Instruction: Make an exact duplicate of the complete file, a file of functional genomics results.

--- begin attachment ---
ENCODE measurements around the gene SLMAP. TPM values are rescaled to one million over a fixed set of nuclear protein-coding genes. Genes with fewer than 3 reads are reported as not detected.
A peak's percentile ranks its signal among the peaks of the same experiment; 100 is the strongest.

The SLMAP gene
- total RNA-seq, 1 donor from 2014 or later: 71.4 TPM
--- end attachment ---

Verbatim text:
ENCODE measurements around the gene SLMAP. TPM values are rescaled to one million over a fixed set of nuclear protein-coding genes. Genes with fewer than 3 reads are reported as not detected.
A peak's percentile ranks its signal among the peaks of the same experiment; 100 is the strongest.

The SLMAP gene
- total RNA-seq, 1 donor from 2014 or later: 71.4 TPM